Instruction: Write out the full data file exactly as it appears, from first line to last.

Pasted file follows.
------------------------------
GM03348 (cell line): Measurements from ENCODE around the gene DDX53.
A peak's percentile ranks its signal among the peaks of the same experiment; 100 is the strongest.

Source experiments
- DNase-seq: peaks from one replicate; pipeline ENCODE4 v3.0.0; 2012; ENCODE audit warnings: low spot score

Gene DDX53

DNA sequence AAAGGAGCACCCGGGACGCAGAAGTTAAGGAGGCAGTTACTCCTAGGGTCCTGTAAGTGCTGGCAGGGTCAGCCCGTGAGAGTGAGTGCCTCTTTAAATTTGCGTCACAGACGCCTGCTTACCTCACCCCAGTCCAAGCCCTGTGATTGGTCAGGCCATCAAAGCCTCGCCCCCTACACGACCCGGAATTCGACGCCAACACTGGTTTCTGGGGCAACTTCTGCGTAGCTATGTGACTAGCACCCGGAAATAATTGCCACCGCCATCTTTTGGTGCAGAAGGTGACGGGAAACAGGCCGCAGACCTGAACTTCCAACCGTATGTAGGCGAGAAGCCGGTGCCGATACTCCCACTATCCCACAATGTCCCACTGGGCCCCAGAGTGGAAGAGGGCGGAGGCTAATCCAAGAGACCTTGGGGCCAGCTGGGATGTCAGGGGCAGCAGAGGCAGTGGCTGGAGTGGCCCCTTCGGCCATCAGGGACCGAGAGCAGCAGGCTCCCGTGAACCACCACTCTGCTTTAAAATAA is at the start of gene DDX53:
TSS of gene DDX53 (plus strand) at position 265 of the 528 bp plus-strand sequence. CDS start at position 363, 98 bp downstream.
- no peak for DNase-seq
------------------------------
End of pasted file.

GM03348 (cell line): Measurements from ENCODE around the gene DDX53.
A peak's percentile ranks its signal among the peaks of the same experiment; 100 is the strongest.

Source experiments
- DNase-seq: peaks from one replicate; pipeline ENCODE4 v3.0.0; 2012; ENCODE audit warnings: low spot score

Gene DDX53

DNA sequence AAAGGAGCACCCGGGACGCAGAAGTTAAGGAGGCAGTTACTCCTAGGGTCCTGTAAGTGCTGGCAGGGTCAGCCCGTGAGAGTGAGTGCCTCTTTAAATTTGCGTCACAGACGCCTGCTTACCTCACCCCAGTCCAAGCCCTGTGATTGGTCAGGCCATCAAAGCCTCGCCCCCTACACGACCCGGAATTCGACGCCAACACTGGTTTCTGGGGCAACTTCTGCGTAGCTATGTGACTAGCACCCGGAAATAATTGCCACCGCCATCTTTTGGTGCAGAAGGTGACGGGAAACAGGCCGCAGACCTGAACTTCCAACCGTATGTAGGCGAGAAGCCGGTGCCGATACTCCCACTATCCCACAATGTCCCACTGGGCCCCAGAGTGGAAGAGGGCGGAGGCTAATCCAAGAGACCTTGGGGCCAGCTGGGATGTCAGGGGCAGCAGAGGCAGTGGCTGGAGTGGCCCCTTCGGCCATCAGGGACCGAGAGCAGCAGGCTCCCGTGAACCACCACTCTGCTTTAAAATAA is at the start of gene DDX53:
TSS of gene DDX53 (plus strand) at position 265 of the 528 bp plus-strand sequence. CDS start at position 363, 98 bp downstream.
- no peak for DNase-seq